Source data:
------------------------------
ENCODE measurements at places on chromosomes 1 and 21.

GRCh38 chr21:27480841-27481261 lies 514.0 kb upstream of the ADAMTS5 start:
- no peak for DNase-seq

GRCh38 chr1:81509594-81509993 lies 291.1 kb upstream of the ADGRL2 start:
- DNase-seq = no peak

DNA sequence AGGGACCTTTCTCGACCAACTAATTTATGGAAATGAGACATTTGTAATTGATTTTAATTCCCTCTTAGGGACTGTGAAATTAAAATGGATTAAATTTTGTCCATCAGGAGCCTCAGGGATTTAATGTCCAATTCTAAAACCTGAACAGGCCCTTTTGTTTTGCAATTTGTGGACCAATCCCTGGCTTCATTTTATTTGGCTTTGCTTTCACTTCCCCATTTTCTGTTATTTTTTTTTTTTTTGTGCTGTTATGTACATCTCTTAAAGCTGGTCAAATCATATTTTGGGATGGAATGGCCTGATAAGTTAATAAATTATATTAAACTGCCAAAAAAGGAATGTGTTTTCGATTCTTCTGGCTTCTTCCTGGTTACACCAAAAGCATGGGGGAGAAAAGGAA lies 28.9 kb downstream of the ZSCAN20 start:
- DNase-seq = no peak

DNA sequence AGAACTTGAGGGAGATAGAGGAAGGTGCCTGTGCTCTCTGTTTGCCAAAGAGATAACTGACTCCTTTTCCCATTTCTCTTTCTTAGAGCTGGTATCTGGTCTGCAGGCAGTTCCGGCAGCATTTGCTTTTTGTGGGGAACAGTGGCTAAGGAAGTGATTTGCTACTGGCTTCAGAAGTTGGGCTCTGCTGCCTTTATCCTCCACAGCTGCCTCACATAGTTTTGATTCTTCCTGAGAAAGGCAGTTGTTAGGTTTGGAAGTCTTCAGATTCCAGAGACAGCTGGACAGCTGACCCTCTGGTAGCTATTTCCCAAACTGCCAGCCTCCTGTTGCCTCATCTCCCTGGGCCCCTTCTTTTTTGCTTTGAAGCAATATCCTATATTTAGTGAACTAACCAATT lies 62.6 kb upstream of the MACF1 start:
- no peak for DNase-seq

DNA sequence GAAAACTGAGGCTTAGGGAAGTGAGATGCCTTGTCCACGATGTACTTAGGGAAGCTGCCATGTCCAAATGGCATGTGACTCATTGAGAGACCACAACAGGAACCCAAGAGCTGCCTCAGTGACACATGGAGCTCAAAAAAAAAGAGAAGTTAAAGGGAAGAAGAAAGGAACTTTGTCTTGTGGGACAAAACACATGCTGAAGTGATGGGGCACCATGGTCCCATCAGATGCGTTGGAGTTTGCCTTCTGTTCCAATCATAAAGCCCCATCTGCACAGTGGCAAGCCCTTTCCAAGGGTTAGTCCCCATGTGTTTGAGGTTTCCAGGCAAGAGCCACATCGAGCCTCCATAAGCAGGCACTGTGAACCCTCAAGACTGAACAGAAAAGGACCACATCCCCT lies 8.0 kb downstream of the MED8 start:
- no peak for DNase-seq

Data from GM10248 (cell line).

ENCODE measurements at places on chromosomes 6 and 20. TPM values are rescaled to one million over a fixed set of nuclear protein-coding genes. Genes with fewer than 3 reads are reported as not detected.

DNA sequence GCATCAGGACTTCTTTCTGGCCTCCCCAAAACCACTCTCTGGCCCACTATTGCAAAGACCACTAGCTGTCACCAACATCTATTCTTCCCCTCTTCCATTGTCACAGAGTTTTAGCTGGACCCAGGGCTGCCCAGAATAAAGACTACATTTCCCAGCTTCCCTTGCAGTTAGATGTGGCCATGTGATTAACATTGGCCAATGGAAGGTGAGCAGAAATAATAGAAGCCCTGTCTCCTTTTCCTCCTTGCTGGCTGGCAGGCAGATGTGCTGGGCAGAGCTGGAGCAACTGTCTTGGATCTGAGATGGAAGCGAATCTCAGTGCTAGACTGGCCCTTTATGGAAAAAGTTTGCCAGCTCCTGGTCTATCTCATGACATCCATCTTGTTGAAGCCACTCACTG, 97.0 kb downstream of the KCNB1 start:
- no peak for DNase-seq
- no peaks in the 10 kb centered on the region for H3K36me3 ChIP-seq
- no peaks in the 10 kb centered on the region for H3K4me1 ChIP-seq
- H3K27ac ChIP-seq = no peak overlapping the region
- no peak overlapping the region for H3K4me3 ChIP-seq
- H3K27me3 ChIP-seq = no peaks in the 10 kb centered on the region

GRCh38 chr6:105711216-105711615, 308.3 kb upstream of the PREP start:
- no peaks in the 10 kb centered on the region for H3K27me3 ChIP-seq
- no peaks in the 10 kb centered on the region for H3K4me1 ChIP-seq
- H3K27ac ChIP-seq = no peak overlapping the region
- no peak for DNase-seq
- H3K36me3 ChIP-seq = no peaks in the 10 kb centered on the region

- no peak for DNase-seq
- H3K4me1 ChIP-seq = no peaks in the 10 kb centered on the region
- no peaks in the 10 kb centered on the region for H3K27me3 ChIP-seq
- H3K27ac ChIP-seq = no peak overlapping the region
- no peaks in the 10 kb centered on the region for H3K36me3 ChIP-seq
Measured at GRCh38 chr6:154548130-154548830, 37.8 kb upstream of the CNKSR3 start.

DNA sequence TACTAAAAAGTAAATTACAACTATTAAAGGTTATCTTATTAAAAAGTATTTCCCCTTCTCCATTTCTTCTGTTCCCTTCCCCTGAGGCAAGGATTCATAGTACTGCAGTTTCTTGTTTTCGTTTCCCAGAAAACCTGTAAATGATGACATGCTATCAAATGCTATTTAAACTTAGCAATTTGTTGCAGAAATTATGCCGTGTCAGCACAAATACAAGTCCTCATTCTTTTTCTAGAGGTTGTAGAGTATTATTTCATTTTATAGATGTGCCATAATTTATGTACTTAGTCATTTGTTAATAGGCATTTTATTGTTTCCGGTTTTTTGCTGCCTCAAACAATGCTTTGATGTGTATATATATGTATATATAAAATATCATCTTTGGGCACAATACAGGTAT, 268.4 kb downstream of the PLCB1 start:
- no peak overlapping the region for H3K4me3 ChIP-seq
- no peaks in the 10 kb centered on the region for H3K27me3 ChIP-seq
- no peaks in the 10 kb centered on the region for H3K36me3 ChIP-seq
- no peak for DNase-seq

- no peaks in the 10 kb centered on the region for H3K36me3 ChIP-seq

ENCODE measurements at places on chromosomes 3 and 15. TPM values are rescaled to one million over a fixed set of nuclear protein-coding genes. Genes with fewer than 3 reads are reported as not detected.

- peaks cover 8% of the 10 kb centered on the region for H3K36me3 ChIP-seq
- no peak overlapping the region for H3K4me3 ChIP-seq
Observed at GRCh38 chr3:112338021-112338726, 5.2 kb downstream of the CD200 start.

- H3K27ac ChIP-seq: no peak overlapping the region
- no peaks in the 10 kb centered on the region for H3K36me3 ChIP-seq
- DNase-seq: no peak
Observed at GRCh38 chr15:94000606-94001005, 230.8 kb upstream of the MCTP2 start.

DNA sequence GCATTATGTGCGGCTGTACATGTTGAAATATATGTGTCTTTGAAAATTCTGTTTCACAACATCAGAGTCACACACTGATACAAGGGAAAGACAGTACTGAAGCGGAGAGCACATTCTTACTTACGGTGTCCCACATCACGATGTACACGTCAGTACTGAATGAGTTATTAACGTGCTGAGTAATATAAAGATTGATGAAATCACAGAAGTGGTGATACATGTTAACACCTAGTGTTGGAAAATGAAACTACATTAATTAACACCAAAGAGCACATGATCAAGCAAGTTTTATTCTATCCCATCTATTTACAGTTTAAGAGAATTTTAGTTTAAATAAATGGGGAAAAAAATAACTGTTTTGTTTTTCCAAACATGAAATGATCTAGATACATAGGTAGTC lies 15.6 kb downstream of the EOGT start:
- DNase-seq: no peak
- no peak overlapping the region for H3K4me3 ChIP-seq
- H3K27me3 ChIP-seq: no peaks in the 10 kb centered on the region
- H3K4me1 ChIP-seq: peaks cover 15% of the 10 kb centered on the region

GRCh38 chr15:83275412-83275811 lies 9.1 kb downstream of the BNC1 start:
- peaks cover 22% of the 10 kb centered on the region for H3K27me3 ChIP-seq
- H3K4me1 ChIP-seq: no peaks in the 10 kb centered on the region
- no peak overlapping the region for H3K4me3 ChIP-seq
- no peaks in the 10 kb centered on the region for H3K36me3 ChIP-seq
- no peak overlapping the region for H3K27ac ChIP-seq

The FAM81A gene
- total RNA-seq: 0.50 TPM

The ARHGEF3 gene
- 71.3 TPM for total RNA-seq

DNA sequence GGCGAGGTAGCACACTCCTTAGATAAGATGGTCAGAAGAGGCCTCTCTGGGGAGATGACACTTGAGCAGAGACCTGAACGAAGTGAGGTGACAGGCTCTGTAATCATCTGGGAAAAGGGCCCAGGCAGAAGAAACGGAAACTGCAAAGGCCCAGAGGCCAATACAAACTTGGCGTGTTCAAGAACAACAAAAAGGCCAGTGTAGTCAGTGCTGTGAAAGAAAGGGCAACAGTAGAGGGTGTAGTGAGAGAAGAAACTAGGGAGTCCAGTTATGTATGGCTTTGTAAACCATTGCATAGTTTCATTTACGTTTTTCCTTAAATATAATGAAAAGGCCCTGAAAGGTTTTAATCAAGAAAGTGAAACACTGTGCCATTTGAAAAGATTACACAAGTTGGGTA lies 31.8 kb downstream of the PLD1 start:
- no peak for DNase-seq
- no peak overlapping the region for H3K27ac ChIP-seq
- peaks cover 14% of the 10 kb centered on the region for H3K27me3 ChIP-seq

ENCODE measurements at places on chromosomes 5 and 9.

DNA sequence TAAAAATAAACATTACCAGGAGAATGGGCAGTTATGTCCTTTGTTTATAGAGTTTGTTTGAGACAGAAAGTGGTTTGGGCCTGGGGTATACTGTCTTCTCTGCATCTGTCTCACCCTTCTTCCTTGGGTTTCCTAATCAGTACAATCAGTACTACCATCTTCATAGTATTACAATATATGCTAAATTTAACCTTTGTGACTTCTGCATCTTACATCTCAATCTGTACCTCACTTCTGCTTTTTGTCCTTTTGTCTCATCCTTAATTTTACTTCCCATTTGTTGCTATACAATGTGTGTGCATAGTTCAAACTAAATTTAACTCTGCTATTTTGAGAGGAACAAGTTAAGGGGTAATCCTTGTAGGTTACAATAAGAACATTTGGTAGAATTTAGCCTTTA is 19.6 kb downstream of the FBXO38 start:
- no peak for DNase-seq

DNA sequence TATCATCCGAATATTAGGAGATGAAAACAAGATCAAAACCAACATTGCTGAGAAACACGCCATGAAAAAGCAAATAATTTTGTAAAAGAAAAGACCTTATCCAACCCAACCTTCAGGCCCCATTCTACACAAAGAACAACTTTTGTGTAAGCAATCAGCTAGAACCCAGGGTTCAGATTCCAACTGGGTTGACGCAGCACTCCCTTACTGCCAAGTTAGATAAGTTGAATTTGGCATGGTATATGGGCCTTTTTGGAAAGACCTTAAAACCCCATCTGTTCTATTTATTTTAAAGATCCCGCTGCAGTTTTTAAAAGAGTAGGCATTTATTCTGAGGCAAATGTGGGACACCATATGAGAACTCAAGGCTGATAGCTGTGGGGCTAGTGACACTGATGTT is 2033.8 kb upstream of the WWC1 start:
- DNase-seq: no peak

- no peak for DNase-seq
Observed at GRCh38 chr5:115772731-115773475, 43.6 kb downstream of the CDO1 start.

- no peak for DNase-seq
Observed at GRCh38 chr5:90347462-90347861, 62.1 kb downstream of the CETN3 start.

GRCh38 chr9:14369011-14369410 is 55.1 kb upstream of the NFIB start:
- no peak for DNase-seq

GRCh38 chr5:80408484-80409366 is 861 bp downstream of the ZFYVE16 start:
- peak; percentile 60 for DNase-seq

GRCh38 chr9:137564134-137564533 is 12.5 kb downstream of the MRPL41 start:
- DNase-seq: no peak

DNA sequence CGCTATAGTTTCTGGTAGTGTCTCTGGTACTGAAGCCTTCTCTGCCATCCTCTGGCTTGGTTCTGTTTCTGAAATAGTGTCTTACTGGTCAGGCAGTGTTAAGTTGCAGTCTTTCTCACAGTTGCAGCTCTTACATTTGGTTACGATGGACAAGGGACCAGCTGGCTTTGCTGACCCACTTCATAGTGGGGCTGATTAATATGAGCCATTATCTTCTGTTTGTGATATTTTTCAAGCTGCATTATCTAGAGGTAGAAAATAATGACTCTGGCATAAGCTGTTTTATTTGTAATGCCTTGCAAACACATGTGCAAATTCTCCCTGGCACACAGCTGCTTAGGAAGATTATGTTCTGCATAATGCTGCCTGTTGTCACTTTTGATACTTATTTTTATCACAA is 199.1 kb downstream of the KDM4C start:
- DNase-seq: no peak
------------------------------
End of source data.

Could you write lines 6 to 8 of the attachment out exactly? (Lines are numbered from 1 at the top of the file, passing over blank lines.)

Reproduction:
DNA sequence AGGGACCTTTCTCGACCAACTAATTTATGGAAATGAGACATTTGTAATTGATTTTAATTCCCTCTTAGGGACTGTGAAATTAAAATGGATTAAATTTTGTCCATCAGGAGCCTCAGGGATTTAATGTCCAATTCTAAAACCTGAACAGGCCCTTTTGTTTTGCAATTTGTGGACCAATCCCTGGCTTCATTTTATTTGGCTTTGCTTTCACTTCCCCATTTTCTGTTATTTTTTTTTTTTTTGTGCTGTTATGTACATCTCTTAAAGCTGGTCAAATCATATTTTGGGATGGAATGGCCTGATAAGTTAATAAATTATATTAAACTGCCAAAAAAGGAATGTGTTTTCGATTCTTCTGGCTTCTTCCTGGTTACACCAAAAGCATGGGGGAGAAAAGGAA lies 28.9 kb downstream of the ZSCAN20 start:
- DNase-seq = no peak

DNA sequence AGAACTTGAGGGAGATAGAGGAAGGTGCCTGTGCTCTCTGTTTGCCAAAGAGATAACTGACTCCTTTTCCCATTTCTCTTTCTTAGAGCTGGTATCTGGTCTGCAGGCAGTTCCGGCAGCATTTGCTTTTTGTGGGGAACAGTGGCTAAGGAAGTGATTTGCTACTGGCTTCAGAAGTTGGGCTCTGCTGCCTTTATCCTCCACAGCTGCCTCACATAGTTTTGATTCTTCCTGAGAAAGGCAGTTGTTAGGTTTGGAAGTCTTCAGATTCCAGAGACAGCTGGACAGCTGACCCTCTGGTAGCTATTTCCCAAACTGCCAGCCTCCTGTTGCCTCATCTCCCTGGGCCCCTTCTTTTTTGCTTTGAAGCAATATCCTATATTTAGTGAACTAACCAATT lies 62.6 kb upstream of the MACF1 start: